Task 1: this task requires you to answer a series of questions on delivering health and community services using a palliative care approach
Task 2: This task requires you to research and report on a series of topics including, but not limited to; Principles of palliative care, the needs of palliative care clients, the stages of grief, advance care directives, signs of imminent death etc.
This task requires you to answer a series of written and verbal questions delivering health and community services using a palliative care approach, and the skills and knowledge needed.
The following conditions must be demonstrated to gain competency in this unit:
- typical workplace documentation and reporting processes
- scenarios in the provision of care using a palliative approach in a range of contexts
- using palliative care plans and equipment and/or resources outlined in plan
Students will be given an assessment marking guide for reference at the time that the assessment tasks are distributed.
Please refer to the RMIT student page for extensive information about study support, assessment, extensions, appeals and a range of other matters: rmit.edu.au/student
Cover Sheet for Submissions
You must complete a submission cover sheet for every piece of submitted work, including online submissions. This signed sheet acknowledges that you are aware of implications of plagiarism.
It is strongly advised that you attend all sessions in order to engage in the required learning activities, ensuring the maximum opportunity to gain the competency.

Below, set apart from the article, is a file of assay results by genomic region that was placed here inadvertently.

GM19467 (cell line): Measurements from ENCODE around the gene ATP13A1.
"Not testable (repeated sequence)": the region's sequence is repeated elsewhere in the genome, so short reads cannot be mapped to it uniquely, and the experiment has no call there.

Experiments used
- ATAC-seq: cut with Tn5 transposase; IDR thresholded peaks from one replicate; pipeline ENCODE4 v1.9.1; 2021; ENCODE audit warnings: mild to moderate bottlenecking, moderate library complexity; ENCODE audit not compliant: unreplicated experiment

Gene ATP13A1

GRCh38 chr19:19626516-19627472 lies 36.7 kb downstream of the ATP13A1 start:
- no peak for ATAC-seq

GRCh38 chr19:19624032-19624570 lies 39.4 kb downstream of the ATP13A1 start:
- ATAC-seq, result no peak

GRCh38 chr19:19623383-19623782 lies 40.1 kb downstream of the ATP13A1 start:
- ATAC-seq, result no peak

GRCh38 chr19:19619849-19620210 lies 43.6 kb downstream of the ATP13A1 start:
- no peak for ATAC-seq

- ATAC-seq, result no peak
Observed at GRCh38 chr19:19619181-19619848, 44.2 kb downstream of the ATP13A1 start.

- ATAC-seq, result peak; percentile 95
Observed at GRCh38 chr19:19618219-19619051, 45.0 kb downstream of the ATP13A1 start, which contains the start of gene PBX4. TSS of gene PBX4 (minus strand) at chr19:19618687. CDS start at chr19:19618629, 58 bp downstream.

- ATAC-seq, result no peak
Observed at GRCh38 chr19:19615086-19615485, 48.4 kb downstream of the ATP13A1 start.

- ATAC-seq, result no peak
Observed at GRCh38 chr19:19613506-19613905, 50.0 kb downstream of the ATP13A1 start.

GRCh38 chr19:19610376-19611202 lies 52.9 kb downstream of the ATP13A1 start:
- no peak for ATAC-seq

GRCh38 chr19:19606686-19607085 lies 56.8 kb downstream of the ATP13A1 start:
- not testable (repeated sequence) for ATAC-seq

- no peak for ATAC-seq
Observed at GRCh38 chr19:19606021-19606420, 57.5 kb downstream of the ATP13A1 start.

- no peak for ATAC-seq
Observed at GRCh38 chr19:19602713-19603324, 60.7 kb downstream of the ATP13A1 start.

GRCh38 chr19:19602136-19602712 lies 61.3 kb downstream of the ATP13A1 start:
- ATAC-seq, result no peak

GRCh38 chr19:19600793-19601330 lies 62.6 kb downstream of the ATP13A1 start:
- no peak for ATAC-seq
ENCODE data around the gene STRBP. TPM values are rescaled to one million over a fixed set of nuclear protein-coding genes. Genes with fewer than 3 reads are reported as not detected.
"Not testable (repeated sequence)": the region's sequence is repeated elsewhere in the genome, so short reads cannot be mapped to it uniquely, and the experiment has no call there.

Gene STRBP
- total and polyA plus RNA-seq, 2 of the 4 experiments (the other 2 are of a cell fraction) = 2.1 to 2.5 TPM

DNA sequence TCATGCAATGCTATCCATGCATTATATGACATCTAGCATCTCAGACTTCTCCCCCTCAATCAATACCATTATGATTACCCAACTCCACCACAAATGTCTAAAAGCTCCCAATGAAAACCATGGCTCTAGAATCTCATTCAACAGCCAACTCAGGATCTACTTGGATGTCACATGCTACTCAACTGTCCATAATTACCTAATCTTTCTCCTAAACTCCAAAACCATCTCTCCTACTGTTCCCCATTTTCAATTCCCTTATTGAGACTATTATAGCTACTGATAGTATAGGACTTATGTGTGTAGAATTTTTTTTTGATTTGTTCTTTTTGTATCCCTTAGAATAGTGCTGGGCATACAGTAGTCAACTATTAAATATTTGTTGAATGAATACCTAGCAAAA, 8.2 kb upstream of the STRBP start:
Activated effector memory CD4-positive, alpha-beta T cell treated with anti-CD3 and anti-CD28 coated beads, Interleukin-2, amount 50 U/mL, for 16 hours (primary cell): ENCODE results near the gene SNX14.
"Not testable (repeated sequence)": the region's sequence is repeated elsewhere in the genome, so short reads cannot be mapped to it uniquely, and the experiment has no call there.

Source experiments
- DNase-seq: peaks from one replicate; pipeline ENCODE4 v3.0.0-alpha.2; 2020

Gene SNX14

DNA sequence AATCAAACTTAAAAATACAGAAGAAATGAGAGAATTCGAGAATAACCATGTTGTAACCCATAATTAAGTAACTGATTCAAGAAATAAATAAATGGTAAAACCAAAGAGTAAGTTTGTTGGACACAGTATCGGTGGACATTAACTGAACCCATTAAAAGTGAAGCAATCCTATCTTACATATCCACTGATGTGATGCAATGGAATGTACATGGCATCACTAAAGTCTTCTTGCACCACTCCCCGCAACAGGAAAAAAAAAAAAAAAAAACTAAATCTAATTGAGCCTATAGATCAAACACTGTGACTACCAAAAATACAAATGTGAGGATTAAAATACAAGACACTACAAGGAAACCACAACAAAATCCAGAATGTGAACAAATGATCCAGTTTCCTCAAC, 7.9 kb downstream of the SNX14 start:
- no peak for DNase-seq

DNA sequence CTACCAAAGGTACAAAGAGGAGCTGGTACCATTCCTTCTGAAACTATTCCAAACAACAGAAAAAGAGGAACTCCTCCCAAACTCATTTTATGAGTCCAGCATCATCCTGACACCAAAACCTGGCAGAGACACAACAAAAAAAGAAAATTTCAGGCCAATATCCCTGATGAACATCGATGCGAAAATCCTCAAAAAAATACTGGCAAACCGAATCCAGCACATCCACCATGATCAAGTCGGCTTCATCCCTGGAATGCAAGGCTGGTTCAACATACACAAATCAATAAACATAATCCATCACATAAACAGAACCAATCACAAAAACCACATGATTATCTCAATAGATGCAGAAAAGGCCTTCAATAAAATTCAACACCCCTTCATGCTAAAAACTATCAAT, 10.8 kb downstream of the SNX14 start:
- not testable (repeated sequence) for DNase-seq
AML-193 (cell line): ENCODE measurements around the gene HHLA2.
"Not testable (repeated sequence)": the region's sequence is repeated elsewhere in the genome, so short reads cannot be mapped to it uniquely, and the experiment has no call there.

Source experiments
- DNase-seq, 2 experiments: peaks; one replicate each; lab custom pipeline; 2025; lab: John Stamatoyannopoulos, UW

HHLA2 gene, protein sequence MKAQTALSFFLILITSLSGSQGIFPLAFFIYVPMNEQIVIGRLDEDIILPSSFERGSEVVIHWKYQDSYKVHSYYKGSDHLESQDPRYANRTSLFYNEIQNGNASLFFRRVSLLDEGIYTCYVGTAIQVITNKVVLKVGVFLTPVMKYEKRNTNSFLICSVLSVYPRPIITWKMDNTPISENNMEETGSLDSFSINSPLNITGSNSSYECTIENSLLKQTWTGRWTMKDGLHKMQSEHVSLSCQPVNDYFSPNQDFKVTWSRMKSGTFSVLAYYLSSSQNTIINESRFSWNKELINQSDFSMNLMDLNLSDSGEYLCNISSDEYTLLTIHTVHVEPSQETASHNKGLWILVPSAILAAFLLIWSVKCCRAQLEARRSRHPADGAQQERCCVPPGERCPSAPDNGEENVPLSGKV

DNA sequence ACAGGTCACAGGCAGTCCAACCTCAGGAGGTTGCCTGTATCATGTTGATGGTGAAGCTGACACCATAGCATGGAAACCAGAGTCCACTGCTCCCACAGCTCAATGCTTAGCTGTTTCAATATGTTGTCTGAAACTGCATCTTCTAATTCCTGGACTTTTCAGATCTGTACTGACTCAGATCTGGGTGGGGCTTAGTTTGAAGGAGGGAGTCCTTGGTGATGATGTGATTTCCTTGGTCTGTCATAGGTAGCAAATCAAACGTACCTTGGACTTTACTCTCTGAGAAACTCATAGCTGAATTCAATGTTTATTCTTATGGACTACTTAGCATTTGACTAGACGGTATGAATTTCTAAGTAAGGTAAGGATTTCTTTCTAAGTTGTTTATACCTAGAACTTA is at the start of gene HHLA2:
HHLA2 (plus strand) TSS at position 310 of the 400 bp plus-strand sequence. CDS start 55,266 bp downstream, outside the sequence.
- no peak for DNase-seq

Applying for an Extension
Extension of time for assessment tasks may be granted where circumstances beyond your control prevent submission by the published due date. Speak with your teacher or course coordinator regarding applying for an extension
Applying for Special Consideration
If you are seeking an extension of more than seven calendar days (from the original due date) you must lodge an Application for Special Consideration form, preferably prior to, but no later than two working days after the official due date. Late applications will only be accepted in exceptional circumstances. For information about Special Consideration and how to apply, see:
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If you are even in doubt about how to properly cite a reference, consult your lecturer or the academic integrity website: http://www.rmit.edu.au/academicintegrity
The RMIT library provides tools to assist with your referencing http://www1.rmit.edu.au/library/referencing
Plagiarism and Collusion
Plagiarism and collusion constitute extremely serious academic misconduct, and are forms of cheating. You are reminded that cheating, whether by fabrication, falsification of data, or plagiarism, is an offence subject to University disciplinary procedures. Plagiarism is the presentation of the work, idea or creation of another person as though it is your own. It is a form of cheating and is a very serious academic offence that may lead to expulsion from the University. Plagiarised material can be drawn from, and presented in, written, graphic and visual form, including electronic data, and oral presentations. Plagiarism occurs when the origin of the material used is not appropriately cited. Plagiarism is not acceptable.